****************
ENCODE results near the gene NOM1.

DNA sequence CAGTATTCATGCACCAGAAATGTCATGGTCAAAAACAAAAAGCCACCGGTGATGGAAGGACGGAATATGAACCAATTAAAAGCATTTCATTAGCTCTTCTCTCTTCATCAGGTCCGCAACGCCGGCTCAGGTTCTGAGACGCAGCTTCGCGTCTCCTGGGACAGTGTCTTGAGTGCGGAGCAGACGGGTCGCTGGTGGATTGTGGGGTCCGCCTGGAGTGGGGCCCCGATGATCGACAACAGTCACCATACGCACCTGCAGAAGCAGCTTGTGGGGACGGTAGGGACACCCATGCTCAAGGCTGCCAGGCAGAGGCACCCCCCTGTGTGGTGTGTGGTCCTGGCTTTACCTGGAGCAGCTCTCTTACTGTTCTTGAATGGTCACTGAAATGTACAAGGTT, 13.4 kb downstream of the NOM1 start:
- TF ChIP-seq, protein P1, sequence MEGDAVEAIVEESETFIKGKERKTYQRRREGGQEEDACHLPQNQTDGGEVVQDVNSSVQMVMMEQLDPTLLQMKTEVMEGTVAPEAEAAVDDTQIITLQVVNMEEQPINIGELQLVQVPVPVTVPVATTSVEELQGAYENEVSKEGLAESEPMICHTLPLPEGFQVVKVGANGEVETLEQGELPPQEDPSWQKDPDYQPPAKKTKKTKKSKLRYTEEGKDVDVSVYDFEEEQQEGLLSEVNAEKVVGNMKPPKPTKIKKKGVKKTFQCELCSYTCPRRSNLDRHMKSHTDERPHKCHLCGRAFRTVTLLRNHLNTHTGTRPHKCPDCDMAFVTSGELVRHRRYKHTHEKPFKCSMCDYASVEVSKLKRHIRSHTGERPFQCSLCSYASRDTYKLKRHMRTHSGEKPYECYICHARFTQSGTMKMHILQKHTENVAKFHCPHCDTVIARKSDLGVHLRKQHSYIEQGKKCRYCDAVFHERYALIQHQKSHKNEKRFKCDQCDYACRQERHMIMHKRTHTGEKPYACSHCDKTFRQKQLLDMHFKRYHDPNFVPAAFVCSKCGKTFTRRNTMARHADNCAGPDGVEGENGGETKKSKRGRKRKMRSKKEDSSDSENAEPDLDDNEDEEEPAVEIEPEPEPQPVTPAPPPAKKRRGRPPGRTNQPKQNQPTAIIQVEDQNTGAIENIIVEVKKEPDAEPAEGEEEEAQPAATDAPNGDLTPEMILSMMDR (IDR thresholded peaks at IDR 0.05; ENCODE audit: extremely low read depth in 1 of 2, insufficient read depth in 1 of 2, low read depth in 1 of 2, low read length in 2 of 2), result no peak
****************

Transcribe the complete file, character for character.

ENCODE results near the gene NOM1.

DNA sequence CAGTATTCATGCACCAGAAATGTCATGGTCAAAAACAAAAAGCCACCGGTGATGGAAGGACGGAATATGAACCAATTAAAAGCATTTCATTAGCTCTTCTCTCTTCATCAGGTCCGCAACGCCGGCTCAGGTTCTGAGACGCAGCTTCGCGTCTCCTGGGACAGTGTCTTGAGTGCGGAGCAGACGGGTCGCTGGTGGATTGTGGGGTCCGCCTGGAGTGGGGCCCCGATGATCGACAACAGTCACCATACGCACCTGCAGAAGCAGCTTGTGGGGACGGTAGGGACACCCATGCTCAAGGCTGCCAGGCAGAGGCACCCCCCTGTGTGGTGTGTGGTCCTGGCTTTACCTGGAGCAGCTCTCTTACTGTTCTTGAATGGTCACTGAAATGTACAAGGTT, 13.4 kb downstream of the NOM1 start:
- TF ChIP-seq, protein P1, sequence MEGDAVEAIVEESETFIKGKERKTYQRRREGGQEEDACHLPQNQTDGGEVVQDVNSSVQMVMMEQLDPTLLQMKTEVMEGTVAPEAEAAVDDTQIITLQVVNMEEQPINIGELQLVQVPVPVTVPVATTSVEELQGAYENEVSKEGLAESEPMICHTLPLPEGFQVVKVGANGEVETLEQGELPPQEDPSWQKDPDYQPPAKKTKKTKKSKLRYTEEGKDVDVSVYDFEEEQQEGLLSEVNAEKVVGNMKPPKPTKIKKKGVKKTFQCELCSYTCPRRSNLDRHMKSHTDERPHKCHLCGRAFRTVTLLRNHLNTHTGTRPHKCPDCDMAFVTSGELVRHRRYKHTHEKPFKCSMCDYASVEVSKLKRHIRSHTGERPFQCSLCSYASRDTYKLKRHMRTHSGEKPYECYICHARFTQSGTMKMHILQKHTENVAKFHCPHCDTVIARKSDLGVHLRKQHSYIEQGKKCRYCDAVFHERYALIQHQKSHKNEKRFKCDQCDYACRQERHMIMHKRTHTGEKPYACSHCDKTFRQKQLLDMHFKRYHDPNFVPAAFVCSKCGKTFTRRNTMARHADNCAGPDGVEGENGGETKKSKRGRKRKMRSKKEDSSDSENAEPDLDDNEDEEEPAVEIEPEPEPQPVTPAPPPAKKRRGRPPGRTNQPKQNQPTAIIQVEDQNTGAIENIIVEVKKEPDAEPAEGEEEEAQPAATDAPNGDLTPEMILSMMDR (IDR thresholded peaks at IDR 0.05; ENCODE audit: extremely low read depth in 1 of 2, insufficient read depth in 1 of 2, low read depth in 1 of 2, low read length in 2 of 2), result no peak